Toilet Training & Cultural Differences in Child Care

by Teresa J. Siskin
Toilet-training can help your child develop a sense of confidence and independence.

Toilet-training can help your child develop a sense of confidence and independence.

Knowing when to toilet-train your young child can be difficult because there is no “right” age for success. Understanding different approaches to the process from around the globe can help you find a training method that works for you and your child.

Infant Training

Cultures in India, China and Africa support toilet-training practices that begin within the first 12, and sometimes as early as the first six, months of life. Because babies are typically carried close during these early months, parents in these cultures learn to recognize and subsequently respond to their infant’s elimination cues. While training children to manage their toileting at such a young age requires parental supervision, it comes with the advantage of avoiding the use of diapers and the complications that can come with them, such as diaper rash or chafing.

Training Between 12 to 18 Months

European and U.S. families in the early 20th century preferred toilet-training children between 12 to 18 months. Training in this age window can have its complications. For example, that's also the age range in which your child learns to walk, he might not want to sit patiently on a potty seat as he trains or might have learned to prefer diapers. If your child falls into this category, you can still use this time to reinforce good bathroom behaviors when he is receptive, such as flushing the toilet or singing toileting-related songs.

Training Between 18 to 24 Months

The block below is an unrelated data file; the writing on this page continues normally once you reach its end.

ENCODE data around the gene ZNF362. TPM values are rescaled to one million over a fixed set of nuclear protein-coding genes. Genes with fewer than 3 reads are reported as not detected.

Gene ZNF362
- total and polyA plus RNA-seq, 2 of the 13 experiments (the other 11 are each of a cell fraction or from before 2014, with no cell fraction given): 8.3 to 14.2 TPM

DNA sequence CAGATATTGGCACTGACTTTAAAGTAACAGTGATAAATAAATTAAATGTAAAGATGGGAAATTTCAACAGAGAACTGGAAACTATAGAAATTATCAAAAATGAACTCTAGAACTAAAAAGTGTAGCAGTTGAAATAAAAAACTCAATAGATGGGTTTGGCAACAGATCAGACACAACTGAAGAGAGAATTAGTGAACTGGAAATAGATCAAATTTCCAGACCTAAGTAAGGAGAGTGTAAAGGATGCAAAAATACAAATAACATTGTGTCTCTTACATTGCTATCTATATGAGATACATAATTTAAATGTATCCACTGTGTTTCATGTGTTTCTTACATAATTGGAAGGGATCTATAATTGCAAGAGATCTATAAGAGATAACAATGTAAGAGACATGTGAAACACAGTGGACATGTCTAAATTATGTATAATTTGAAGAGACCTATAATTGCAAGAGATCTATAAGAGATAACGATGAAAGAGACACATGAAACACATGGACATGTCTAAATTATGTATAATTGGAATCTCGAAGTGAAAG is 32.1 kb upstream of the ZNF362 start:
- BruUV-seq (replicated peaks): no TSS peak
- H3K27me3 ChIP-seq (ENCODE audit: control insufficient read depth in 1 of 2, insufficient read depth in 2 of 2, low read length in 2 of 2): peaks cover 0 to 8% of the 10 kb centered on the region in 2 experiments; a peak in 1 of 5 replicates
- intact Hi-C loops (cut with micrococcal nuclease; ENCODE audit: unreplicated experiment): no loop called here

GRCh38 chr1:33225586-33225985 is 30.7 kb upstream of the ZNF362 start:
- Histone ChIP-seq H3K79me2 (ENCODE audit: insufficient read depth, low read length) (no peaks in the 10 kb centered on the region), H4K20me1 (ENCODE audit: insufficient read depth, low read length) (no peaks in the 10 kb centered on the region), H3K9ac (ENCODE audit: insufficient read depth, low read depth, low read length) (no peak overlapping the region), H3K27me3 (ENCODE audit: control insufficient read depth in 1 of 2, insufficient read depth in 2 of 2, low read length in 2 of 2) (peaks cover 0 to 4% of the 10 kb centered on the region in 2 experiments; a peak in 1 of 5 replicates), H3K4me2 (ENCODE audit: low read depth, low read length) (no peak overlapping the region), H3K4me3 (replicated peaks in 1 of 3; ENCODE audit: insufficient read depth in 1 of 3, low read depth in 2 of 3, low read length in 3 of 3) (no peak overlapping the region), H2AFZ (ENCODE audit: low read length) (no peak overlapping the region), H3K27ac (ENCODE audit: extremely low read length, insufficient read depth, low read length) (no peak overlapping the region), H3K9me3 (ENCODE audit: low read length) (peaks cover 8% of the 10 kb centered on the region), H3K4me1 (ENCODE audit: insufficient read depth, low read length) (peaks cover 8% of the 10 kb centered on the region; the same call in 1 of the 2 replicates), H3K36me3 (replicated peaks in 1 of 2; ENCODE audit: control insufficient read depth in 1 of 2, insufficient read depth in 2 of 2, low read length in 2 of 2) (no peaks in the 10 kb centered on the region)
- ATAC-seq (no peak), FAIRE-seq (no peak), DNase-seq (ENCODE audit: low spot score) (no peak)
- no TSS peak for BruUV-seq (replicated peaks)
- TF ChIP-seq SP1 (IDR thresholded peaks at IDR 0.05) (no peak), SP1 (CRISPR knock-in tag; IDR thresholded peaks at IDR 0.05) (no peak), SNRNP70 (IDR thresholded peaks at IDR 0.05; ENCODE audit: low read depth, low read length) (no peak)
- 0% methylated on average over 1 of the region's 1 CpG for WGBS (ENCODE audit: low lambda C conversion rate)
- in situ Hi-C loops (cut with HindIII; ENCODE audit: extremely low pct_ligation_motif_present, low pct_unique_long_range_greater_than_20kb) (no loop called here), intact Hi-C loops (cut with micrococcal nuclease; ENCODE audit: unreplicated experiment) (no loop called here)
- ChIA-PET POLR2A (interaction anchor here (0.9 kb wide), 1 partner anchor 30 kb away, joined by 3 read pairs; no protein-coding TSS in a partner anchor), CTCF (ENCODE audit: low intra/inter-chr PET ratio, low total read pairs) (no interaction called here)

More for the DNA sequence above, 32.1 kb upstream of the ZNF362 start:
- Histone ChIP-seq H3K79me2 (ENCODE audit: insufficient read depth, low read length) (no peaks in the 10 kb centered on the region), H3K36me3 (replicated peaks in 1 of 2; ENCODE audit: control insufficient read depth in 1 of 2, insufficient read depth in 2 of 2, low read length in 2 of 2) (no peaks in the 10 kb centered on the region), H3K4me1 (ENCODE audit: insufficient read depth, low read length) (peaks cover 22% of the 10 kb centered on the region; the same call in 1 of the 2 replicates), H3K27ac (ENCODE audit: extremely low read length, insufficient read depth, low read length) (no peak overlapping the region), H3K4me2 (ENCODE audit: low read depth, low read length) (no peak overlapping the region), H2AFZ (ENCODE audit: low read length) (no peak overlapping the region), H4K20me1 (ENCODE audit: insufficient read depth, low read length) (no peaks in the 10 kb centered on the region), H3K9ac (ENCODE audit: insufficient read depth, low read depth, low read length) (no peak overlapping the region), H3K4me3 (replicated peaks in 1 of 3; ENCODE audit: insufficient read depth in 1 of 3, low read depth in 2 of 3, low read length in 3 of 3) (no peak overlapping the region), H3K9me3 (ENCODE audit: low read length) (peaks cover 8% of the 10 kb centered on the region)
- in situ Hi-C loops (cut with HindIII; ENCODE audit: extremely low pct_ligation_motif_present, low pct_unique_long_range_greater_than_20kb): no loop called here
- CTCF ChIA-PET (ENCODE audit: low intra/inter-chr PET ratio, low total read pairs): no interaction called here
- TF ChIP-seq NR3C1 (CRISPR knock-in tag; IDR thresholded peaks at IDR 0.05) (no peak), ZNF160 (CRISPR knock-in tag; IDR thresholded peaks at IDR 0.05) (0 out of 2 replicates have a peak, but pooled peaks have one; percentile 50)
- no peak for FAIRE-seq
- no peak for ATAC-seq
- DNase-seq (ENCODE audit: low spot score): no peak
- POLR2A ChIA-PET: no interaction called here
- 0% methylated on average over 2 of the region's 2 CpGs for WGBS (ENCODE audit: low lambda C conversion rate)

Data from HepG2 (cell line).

The National Association for the Education of Young Children, a leading U.S. resource for early childhood development and education, along with the American Academy of Pediatrics, suggests you begin trying toilet-training when your child demonstrates an interest through developmental cues that typically emerge between 18 and 24 months of age. Signs of this interest can include curiosity about the toilet, using words like “pee-pee” in relation to the act indicating awareness, showing a preference for clean diapers, and the ability to pull bottoms up and down. When these signs emerge, NAEYC recommends you develop a plan for training that involves patience and consistency as you work to build your child’s toilet confidence.

Older Toddler and Preschooler Training

NAEYC also reinforces the idea that while some children are fully trained by 2 years of age, others take longer to master elimination control. Some studies have shown, however, that those children trained well into their third year exhibited higher frequency of accidents. A 2009 study published in the "Pediatric Journal of Urology," for example, found that those children who began toilet training after 32 months of age suffered a higher rate of a type of incontinence.

About the Author

Teresa J. Siskin has been a researcher, writer and editor since 2009. She holds a doctorate in art history.

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